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Choi Kyung-ju seeks major breakthrough at U.S. Open

BETHESDA, Maryland (AFP) ― Not until Choi Kyung-ju captured two key PGA tuneup events for major championships in 2007 did the Korean golf star start thinking he had the talent to win a major title himself.

Four years later, and after yet another impressive triumph at last month’s Players Championship, Choi heads into Thursday’s start of the 111th U.S. Open confident on a Congressional Country Club course that feels like home.

“To win the U.S. Open would be very special, especially because now I’m a resident here in the U.S. I think it would be very meaningful,” Choi said Monday through a translator.

“I don’t know about winning this week, but all I can say for sure is that I’m going to try my best to get the best result from how I play.

“A lot of people that have supported me, my friends, would be happy. It would be a good gift for the people around me.”

Choi, 41, has eight PGA triumphs and an equal number in non-U.S. events in 12 PGA seasons. He has already won a title at Congressional, the 2007 U.S. PGA National, which came barely a month after a victory at the 2007 Memorial.

“I really didn’t start thinking about winning a major until about four years ago,” Choi said. “I really didn’t think I was capable of winning, having an actual shot at winning a major, until four years ago.

“My mindset has changed since then. I think my game is good enough to win a major and even if I don’t end up winning a major I don’t have any regrets because I can say I’ve tried my best at every tournament I’ve played.”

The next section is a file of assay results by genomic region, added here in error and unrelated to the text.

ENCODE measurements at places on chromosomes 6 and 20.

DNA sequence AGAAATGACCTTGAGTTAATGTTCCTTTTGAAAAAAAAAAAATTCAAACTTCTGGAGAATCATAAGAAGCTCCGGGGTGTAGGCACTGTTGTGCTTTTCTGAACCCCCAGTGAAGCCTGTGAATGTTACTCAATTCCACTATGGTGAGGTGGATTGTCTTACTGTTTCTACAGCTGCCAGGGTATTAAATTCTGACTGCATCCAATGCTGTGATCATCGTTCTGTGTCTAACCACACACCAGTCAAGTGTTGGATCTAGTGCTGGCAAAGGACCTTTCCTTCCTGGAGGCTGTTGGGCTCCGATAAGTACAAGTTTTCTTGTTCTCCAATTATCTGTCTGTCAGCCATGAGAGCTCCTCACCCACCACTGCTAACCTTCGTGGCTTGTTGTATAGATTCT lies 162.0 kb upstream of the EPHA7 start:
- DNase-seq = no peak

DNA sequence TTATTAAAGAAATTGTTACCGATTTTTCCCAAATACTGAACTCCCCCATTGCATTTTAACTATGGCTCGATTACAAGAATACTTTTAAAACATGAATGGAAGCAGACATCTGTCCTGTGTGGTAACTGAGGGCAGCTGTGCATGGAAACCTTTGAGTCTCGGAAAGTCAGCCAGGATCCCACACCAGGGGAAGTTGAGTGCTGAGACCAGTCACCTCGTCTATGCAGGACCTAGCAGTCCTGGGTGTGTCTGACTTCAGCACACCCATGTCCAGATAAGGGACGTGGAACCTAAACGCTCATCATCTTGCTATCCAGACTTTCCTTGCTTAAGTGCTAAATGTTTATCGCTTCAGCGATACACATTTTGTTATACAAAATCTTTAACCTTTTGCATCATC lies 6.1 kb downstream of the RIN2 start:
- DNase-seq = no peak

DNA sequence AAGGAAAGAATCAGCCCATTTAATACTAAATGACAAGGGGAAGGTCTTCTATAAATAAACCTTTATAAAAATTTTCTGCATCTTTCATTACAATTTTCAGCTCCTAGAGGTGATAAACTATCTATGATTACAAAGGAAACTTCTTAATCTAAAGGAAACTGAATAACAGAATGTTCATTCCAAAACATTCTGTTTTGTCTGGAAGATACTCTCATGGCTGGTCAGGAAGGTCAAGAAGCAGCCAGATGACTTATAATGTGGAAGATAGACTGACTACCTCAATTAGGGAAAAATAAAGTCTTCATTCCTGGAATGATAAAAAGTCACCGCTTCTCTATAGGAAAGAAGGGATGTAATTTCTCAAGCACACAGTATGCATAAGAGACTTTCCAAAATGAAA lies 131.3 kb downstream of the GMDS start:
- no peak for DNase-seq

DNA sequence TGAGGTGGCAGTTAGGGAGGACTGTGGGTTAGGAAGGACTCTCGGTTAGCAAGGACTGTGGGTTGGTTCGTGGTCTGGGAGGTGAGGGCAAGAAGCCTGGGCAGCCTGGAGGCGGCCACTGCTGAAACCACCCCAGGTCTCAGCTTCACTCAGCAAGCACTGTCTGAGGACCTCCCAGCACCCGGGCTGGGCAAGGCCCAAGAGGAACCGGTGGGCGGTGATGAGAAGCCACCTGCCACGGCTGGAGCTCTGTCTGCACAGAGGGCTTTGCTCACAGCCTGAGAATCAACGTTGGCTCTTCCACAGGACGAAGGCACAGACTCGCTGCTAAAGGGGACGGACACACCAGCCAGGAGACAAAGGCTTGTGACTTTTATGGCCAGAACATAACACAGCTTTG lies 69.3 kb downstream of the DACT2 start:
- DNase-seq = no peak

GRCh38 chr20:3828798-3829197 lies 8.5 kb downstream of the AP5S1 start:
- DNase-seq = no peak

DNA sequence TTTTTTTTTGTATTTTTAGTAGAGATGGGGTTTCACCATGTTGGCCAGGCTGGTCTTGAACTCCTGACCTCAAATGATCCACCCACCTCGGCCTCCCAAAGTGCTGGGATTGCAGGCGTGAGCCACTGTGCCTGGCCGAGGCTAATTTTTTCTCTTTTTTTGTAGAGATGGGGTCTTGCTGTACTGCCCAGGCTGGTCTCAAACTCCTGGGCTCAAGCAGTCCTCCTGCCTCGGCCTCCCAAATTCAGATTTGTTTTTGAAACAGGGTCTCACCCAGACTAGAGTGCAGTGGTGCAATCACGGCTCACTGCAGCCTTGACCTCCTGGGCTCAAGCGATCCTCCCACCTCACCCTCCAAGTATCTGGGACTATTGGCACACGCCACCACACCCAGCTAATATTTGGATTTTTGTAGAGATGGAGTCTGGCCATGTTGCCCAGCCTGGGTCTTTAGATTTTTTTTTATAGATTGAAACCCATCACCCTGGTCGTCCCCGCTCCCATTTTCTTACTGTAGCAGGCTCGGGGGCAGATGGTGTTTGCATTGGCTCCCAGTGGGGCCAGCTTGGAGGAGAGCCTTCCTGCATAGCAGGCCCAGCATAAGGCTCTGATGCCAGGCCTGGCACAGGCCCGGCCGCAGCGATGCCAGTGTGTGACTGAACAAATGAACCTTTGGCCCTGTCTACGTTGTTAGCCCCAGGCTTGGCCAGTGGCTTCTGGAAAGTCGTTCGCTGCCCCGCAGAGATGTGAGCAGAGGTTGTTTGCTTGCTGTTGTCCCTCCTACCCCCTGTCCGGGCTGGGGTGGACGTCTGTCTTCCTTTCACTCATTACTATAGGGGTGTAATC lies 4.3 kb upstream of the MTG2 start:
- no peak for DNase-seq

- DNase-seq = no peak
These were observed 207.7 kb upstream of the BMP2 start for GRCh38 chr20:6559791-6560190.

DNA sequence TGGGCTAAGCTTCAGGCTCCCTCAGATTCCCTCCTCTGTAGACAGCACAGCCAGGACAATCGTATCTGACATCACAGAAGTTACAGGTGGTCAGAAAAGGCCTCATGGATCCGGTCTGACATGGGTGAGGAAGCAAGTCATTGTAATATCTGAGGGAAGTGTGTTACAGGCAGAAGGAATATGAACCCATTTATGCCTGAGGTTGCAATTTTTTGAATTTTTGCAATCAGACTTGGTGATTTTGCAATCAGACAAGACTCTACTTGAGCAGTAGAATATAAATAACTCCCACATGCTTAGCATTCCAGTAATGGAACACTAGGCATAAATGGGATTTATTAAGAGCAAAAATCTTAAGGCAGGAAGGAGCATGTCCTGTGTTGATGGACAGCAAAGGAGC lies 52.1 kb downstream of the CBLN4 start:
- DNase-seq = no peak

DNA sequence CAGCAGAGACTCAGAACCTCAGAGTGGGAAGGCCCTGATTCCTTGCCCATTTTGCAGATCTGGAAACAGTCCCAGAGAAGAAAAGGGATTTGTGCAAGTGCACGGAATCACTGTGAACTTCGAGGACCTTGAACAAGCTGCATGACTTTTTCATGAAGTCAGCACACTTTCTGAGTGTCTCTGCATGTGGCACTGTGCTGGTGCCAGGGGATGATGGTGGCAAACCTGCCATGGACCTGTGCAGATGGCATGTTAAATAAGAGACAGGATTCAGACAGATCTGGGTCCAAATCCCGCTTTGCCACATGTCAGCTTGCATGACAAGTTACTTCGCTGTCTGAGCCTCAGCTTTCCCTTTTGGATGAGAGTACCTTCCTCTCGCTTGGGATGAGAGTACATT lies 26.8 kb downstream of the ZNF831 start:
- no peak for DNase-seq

Choi, the Asian No. 1 at 16th in the world rankings, carries sweet memories of his 2007 National triumph into his 11th U.S. Open start, hoping to improve on his best Open showing, a share of 15th in 2005 at Pinehurst.

“It feels good to come back here since winning the TPC,” Choi said. “It feels like home here.”

But it could be a difficult homecoming as well, because the course is much tougher now for a major than when Choi won four years ago.

“The course definitely plays different than when I won in 2007,” Choi said.

“You have to attack it differently. The tee boxes, they are pulled back 20, 30 yards on some of the holes.

“But having played both course setups on this course, it gives me less pressure because I know where to hit it.”

Choi hopes to follow in the footsteps of countryman Yang Yong-eun, who won the 2009 PGA Championship to become the first Asian man to win a major title, also the first to beat Tiger Woods in any major when Woods led after 54 holes.

That will mean finding the narrow fairways, avoiding the dense rough and being pinpoint perfect with his short irons into lightning-fast greens.

“You can’t miss your tee shots on this course,” Choi said. “If you miss a tee shot, you’re going to have a hard time trying to get it on the green. That is where the short game comes in. I’ve been concentrating on my putting and my short game to compensate.

“The key is whether you’re able to hit your second shots and stop it on the green, stick it to the pin within four or five yards. Once you’re able to do that, I think you have a better advantage.”
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